Carnivorous plants found in Girnar forest, say researchers of BKNMU

Carnivorous plants of utricularia janarthanamii species of bladderwort family that prey on insects have been found in the hilly Girnar forest near Junagadh city, according to a team of researchers of the Department of Life Sciences of the Bhakta Kavi Narsinh Mehta University (BKNMU), Junagadh.

The presence of these plants along with megafauna species such as Asiatic lions has been hailed by experts as a commendation of Girnar forest being a “healthy and functional ecosystem” as these plants do not thrive where pollution levels are high. These plants were recorded only in Maharashtra before this discovery.

Prof Milind Sardesai of the Department of Botany at Savitribai Phule Pune University who has done research on bladderworts, and confirmed the species identified by the Junagadh university, told The Indian Express, “Ecologically speaking, utricularias are found where pollution is less and indicate cleanliness of water. They are never found in polluted water. The presence of lions and these plants suggest that the forest is a healthy and functional ecosystem”.

A team led by Prof Suhas Vyas, head of the Department of Life Science of BKNMU, spotted plants of four species of utricularia genus a during a field survey in a radius of around one kilometre in Lal Dhori area of Girnar forest near Bhavnath Taleti, the foothills of Mount Girnar on the border of Girnar Wildlife Sanctuary in Junagadh on August 22 last year.

A detailed laboratory analysis and identification process has established that some of those plants are U. janarthanamii, the carnivorous plant species whose distribution was considered to be limited to Maharashtra only. This, the BKNMU team claims, is the first distributional record of this insectivorous plant anywhere in India outside Maharashtra.

The team also has PhD scholar Kamlesh Gadhvi, associate professors Sandip Gamit, who specialises in taxonomy, and Dushyant Dudhagra, all from the life sciences department of BKNMU as well as Dr Rashmi Yadav, an associate Prof at St Xavier’s College, Ahmedabad. They also identified three other plants — Utricularia reticulata, U. striatula and U. stellaris — all recorded in the state earlier.

Initially, they concluded that a bunch of plants on the surface of porous wet rocks at around 100 feet above mean sea level belonged to an uncertain species of bladderwort. After DNA sequencing and matching the sequencing results with the existing databases of molecular biology, the specimens were confirmed to be of U. janarthanamii, adding one more species to the floral diversity of Girnar forest, which is home to 56 Asiatic lions.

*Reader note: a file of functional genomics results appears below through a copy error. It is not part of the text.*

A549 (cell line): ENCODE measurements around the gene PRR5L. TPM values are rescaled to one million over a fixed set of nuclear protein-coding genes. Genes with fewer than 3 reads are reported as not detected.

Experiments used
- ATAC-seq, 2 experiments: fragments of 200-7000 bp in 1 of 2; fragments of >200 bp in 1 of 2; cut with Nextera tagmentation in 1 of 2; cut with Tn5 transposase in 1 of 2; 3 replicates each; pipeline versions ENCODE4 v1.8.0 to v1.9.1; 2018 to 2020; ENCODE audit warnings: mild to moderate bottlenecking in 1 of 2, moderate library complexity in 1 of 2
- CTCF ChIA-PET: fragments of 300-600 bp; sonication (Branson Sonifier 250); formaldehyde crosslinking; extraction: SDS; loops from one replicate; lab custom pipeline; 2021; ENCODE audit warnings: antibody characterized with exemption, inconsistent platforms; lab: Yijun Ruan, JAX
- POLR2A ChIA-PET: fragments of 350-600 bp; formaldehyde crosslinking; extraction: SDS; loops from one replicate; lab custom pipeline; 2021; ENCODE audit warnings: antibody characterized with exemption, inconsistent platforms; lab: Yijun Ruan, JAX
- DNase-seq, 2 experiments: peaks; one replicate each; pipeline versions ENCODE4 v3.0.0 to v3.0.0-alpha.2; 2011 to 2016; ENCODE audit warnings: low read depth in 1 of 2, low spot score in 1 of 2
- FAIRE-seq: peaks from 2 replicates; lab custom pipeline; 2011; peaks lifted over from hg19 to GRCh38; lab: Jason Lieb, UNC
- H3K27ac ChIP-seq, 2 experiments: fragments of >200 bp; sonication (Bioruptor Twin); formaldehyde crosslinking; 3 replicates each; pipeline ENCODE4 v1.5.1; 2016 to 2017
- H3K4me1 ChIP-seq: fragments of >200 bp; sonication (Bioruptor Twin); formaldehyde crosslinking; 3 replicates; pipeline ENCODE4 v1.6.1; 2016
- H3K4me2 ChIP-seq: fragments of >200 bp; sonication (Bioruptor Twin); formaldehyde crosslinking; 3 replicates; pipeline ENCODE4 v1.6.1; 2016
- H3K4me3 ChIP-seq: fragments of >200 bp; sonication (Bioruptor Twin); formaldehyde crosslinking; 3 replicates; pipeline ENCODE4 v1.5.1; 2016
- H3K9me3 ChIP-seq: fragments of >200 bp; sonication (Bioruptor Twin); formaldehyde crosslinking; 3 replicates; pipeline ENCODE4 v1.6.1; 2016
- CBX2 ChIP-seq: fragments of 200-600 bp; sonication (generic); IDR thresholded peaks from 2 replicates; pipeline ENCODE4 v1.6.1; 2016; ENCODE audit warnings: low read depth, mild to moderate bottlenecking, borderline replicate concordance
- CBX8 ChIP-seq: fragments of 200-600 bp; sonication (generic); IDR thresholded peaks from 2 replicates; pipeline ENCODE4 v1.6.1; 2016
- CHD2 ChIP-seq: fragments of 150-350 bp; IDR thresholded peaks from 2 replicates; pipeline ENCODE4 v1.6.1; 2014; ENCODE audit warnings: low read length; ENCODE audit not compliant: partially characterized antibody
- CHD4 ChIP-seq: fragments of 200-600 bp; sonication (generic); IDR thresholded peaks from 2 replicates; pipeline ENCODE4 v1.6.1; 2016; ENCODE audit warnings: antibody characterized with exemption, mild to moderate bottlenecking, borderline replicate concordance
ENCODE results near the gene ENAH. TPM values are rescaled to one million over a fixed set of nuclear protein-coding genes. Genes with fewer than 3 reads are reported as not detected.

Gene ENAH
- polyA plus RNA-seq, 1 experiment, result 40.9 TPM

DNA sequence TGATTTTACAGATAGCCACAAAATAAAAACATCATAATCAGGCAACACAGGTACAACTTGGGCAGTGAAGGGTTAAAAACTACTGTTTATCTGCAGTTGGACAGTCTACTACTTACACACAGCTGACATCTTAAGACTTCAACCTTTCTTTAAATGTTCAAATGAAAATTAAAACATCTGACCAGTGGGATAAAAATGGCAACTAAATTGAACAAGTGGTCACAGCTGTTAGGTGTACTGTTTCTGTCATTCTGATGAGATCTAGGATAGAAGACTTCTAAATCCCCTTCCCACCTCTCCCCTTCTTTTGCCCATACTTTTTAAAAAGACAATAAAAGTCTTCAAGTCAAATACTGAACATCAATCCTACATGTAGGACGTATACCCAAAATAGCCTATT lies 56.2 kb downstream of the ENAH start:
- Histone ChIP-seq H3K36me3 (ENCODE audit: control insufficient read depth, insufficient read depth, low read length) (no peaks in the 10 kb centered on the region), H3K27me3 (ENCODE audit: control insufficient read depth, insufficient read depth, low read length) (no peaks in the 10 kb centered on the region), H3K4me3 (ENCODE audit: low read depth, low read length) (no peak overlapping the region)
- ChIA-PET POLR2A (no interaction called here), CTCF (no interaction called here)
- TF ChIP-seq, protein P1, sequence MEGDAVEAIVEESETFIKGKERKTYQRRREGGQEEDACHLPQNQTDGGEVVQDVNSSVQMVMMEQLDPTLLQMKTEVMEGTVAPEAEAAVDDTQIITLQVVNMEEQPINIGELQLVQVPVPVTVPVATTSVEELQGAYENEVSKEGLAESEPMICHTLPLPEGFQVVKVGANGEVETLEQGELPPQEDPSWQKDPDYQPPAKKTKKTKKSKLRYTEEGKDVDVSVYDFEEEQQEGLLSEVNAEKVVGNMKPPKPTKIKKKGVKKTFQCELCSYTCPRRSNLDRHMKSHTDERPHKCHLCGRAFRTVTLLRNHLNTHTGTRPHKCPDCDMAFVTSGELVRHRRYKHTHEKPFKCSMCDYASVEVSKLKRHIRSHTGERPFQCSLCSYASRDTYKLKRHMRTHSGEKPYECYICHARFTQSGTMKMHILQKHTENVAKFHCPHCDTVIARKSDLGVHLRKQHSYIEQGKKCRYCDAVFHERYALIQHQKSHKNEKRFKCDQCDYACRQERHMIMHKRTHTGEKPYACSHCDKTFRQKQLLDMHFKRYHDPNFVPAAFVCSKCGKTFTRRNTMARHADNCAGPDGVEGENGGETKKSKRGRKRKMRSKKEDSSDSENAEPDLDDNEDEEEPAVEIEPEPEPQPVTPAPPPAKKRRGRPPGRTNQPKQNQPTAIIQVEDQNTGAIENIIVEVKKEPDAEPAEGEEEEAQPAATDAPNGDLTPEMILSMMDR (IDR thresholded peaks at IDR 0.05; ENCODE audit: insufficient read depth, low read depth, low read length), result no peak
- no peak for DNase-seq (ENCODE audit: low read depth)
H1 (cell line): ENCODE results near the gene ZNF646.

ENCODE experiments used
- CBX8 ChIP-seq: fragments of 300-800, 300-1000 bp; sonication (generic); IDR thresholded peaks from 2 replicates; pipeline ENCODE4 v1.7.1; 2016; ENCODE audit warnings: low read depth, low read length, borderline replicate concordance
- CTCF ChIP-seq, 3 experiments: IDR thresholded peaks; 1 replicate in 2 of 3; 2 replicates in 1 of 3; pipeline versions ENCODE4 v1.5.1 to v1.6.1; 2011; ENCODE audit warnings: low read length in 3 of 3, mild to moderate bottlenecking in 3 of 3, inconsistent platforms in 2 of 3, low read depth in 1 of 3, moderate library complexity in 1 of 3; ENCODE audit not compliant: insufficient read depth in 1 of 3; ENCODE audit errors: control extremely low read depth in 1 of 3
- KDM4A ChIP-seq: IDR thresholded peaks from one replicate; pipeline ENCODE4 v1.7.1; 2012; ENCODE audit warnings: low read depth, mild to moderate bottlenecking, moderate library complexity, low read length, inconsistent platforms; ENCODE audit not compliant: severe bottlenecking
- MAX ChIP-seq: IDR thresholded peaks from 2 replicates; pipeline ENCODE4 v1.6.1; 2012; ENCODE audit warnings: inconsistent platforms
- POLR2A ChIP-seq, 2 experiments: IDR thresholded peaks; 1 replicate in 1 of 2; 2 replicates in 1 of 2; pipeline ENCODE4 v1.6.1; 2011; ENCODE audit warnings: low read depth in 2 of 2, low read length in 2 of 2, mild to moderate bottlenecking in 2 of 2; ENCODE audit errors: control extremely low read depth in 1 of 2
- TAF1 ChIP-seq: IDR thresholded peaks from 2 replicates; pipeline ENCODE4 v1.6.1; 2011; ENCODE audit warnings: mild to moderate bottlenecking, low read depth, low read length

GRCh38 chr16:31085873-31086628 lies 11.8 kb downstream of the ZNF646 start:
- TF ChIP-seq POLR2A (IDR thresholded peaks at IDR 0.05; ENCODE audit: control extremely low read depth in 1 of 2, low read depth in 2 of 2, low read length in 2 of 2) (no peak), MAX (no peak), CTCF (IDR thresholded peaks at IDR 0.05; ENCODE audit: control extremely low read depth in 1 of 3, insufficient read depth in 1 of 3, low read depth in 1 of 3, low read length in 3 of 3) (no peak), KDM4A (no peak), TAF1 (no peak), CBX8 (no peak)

“This is a very exciting discovery. The plants are tiny but play an important role in local ecology and food-chain in that ecology. They prey on small insects and keep their population in check,” said Prof Vyas, adding that U. janarthanamii is the eighth species of carnivorous plants to be recorded in Gujarat.

The state’s floral diversity records so far include bladderwort species like U. arcuata U. aurea, U. caerulea, U. gibba subspecies exoleta, U. reticulata, U. stellaris. and U. striatula. They mostly occur in forests in Dangs and along the Gujarat-Maharashtra border as well as in Saurashtra, Vyas said.

The team sent specimens to a reputed biotechnology institute in southern India for its DNA analysis and fed the results in the database of a portal, which is a reputed repository of molecular biology information. Specimens were also sent to Prof Milind Sardesai for identification and confirmation of the species.

“With the help of the portal, we could ascertain that there were previously recorded three species of bladderworts in Junagadh but the sequence we had fed was of the fourth species that was not recorded in Gujarat before,” Prof Vyas told The Indian Express.

“While genetic evaluation confirmed it to be U. janarthanamii, for further proof, we sent specimens to Prof Sardesai who also identified it as U. janarthanamii and said that this plant has not been recorded anywhere outside Maharashtra at least in the past 100 years,” Prof Vyas added.

The U. janarthanamii plant species has been named after Dr MK Janarthanam, a Goa University professor, in recognition of his contribution to the research on bladderworts in India. This species is endemic to Kolhapur and Satara districts of Maharashtra. It grows seasonally on porous and moist surfaces in warm and wet weather. They prey on macroinvertebrates by sucking them in their pinhead-sized bladders-like sacs or traps.

Utricularia bladders, among the most complicated parts of carnivorous plant species, are filled with water. For trapping insects, the plants pump water out and create negative pressure inside the bladders. Once one of the two tentacles of the bladder sends a signal indicating presence of an insect in nearby water, the bladder opens its mouth and sucks in that water mass with the prey. It then releases water again while trapping the insect inside and consumes the prey by releasing digestive secretions, botanists say.

Worldwide, around 220 species of carnivorous plants of the bladderwort family have been recorded and 40 of them have been recorded in India, said Prof Sardesai.

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